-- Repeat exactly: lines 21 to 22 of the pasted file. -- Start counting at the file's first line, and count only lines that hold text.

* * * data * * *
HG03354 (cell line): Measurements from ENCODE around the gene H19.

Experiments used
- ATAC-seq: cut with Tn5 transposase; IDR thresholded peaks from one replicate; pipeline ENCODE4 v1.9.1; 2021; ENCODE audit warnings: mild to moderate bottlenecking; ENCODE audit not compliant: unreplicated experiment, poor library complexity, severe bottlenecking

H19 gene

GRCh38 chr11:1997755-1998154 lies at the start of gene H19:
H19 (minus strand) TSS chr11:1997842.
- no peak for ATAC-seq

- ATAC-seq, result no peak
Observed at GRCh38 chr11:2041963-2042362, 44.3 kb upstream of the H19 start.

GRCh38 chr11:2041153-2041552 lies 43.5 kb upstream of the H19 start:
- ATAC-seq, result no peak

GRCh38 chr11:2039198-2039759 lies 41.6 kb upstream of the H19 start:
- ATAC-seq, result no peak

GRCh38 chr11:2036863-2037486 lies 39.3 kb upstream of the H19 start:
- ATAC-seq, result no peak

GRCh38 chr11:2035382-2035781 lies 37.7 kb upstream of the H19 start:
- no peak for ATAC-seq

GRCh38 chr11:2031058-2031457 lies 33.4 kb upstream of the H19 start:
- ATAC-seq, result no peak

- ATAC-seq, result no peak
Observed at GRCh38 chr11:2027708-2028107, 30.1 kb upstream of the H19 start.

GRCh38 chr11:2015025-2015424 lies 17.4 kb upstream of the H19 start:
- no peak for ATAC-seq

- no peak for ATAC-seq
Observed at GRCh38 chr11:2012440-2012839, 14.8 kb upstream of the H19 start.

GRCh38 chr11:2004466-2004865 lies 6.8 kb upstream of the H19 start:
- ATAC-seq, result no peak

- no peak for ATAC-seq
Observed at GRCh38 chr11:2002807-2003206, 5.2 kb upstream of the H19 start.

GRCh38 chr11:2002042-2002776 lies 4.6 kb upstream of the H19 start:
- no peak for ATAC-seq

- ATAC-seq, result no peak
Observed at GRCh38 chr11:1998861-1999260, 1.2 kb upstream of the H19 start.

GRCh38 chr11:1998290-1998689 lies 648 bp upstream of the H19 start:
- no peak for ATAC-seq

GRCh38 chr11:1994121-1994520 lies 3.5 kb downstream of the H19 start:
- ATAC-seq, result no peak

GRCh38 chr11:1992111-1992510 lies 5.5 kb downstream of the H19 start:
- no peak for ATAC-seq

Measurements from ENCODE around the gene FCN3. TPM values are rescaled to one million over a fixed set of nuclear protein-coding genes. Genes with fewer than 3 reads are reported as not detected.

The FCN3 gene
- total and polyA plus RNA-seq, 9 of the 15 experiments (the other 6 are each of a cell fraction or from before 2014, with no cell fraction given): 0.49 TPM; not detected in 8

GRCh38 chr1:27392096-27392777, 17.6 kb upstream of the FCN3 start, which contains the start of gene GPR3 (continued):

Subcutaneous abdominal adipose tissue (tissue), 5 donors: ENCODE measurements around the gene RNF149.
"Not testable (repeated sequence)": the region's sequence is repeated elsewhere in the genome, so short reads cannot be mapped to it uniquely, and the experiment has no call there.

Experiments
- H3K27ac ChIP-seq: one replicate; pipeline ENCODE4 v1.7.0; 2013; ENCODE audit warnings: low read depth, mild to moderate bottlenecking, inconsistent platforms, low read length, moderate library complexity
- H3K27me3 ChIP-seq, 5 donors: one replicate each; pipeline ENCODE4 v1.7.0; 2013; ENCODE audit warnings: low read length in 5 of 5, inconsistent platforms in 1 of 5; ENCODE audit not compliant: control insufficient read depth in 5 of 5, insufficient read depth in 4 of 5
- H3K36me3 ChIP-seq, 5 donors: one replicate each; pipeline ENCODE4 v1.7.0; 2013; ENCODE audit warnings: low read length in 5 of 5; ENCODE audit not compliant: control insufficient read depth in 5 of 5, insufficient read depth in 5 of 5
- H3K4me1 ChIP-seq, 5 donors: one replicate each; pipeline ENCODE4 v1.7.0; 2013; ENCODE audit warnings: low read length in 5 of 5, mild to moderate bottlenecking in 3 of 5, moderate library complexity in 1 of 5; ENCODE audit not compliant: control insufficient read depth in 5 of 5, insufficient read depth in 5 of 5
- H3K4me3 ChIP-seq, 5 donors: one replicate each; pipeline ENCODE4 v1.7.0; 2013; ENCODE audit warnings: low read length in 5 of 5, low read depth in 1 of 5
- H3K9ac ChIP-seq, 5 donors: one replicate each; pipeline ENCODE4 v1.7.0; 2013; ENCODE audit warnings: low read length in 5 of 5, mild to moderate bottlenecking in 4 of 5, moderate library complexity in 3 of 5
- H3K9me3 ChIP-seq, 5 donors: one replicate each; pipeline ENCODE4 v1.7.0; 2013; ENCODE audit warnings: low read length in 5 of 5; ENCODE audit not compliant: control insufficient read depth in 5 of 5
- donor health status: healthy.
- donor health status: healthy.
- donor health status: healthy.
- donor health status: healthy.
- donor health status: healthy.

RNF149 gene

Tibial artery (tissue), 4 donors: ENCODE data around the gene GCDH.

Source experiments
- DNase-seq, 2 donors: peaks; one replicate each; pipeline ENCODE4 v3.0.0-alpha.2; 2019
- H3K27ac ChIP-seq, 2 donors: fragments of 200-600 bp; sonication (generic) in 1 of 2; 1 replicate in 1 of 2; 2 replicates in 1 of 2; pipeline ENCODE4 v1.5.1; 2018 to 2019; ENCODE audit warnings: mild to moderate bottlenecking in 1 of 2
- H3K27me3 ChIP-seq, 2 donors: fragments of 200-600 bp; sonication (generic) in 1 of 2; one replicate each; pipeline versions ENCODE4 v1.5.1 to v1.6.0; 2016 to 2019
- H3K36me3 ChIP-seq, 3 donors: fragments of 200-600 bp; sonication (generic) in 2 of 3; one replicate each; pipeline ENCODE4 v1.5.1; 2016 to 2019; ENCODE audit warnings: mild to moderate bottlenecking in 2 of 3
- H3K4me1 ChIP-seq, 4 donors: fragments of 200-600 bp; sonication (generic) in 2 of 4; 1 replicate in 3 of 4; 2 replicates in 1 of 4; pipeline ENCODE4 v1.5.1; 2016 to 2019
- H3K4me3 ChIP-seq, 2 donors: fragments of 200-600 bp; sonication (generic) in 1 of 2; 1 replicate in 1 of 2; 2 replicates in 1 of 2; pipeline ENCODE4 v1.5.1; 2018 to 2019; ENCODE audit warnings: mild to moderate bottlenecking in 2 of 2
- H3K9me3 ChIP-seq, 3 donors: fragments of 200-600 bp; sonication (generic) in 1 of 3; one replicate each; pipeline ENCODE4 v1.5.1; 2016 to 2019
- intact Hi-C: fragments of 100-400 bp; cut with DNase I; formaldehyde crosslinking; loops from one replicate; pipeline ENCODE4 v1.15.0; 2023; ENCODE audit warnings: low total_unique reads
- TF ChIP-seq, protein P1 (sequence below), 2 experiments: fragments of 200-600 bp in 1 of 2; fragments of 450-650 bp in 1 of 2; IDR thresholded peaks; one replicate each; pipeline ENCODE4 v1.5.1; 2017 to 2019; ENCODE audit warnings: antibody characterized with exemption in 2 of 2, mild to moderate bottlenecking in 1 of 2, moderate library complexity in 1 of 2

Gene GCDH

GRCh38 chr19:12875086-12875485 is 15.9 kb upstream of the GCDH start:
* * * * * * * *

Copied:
Observed at GRCh38 chr11:2027708-2028107, 30.1 kb upstream of the H19 start.

GRCh38 chr11:2015025-2015424 lies 17.4 kb upstream of the H19 start: